I am not sure. I only just picked it up as a project vehicle. I think it was regularly maintained. I would be surprised if it ran low on oil.
 

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I think the crusty oil is a good indication that the oil wasn’t changed that often, but not enough to break a valve stem. Something got in there and got stuck which in turn, caused the damage you see. A good tear down is in order.....
good luck...
 

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Discussion Starter · #11 · (Edited)
I think the crusty oil is a good indication that the oil wasn’t changed that often, but not enough to break a valve stem. Something got in there and got stuck which in turn, caused the damage you see. A good tear down is in order.....
good luck...
Thank you for your input.

I am thinking that the temperature is too high in the valve cover.

I feel that the sludge on the top of the valve cover indicates that fire from cylinder 5 is escaping from the cylinder and entering the valve cover caviity.

There is no evidence of lack of oil. There is evidence of oil burning in the cylinder.

I suspect that this is oil that is escaping from the valve cover into the cylinder through the burned out valve.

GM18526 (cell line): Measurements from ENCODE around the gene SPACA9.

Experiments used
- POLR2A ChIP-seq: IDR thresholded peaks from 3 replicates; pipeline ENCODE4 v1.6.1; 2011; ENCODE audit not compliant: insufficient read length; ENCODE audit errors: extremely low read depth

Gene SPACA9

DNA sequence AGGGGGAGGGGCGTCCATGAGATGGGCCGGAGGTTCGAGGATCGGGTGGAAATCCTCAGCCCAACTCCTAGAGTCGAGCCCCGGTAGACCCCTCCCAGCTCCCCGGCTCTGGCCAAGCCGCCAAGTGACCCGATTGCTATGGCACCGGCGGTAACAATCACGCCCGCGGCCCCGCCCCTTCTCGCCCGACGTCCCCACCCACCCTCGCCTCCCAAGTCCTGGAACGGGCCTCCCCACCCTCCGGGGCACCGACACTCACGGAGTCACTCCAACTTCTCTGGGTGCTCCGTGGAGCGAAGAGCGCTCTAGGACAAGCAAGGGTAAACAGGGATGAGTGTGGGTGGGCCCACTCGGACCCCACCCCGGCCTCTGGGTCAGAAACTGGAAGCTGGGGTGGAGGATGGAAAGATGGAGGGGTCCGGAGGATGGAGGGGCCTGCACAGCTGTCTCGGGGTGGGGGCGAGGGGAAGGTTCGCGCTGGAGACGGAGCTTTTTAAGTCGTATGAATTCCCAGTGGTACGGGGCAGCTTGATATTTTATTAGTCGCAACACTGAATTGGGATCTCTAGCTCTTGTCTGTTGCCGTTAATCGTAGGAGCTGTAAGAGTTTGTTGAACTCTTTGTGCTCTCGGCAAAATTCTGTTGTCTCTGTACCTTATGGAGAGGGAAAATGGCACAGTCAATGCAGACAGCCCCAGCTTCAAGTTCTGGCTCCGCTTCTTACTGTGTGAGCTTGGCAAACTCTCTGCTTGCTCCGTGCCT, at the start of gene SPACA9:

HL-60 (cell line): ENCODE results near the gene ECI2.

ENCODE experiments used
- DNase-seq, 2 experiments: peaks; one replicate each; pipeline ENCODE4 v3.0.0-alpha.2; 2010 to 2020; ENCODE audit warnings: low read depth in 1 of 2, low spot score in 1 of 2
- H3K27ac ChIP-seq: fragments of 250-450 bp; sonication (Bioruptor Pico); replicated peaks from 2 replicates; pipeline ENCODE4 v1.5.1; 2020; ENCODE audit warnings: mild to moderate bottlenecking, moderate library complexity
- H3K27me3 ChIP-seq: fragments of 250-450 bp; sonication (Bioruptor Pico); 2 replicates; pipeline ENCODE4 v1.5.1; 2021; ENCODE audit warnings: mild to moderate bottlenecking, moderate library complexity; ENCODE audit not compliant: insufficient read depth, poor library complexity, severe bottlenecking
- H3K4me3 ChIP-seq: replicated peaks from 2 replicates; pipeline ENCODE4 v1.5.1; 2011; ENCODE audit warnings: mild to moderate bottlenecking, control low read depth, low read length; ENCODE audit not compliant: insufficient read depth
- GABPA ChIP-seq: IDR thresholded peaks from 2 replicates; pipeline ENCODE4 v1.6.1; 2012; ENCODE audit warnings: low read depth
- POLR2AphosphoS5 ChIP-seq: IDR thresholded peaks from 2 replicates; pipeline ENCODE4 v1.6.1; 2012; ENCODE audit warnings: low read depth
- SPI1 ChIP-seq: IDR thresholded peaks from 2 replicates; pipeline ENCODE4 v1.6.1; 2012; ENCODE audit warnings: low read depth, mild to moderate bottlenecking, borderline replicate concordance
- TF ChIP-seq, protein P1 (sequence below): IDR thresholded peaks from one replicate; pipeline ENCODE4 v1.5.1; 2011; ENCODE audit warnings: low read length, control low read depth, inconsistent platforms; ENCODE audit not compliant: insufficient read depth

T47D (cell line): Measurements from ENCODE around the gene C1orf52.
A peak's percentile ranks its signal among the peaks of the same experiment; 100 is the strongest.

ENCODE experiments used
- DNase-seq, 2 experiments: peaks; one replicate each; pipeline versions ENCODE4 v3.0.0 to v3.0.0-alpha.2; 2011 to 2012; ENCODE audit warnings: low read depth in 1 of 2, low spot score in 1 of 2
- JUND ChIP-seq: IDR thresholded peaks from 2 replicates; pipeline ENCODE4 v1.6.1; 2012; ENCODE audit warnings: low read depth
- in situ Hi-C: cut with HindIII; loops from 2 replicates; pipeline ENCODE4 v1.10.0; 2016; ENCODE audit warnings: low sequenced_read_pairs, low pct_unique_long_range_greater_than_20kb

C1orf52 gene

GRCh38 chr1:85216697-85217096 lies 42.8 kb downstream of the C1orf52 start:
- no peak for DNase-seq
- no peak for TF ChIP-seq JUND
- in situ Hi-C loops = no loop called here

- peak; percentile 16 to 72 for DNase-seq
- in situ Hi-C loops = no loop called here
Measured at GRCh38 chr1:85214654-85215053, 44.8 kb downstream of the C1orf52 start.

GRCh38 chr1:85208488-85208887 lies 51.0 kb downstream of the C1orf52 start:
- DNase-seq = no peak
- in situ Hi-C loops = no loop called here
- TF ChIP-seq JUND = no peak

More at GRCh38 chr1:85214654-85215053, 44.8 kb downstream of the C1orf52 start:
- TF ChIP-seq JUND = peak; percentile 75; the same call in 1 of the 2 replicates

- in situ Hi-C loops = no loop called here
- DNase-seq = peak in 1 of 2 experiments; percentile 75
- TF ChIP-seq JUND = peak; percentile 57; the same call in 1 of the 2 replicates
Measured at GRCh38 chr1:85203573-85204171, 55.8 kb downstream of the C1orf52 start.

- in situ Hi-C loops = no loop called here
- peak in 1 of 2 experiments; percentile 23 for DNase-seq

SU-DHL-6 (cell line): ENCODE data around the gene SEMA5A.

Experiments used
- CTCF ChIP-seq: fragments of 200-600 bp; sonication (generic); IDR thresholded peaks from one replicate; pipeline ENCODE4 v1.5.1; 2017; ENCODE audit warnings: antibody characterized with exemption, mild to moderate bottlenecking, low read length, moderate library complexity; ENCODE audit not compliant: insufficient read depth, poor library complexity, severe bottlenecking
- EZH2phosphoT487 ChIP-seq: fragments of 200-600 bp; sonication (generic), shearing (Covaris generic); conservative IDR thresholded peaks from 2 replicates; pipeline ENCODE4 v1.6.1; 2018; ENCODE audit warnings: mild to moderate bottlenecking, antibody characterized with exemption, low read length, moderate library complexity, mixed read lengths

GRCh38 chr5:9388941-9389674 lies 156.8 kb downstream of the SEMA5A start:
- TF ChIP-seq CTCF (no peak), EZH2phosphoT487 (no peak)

Something got in there and got stuck which in turn

For some reason, something was allowing the valve to remain open too long. I suspect that originally, the valve setting was too large, leaving the
valve open too long.

Heat was able to escape into the valve cylinder. I suspect that carbon started to build up on the valve. This would have led to the burning of the valve, and ensuring that the valve could not seal.

I have ordered a Lisle 36050 Valve Keeper Remover and Installer Kit. I will be getting it tomorrow. I will be able to see what the valves look like.
 

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Thanks for the correction. Will research this.
The other valves and the head actually look really good! Looks like a rodent got in there and bit a chunk outta that valve though. LOL. HTH does that happen? Something got in there?
 

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............For some reason, something was allowing the valve to remain open too long. I suspect that originally, the valve setting was too large, leaving the valve open too long.........
If the valve setting (lash) is too large, the valve will open less/close sooner.

In the pic with the 4 valves.....none of them appear to be fully/properly seating, imho. My presumption is the valve seats in the head(s) have receded.
 
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Discussion Starter · #18 ·
Ouch! That cam is toast. You may want to look for a used head in good shape and consider having that gone through. I'd also pull the valve cover on the other bank to see if you're seeing serious issues there too.
Thanks. One head at a time:)
 

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Discussion Starter · #19 · (Edited)
OK, it looks like mechanical damage to me. None of the other valves 'burnt'?
No, only carbon build up behind and on the other exhaust valves.
I have begun to clean them up.
Provided pictures.

I have begun to clean them up.
I First use a knife to remove the heavy carbon build up,
I Then use a drill with 80 grit then 100 grit sandpaper in water.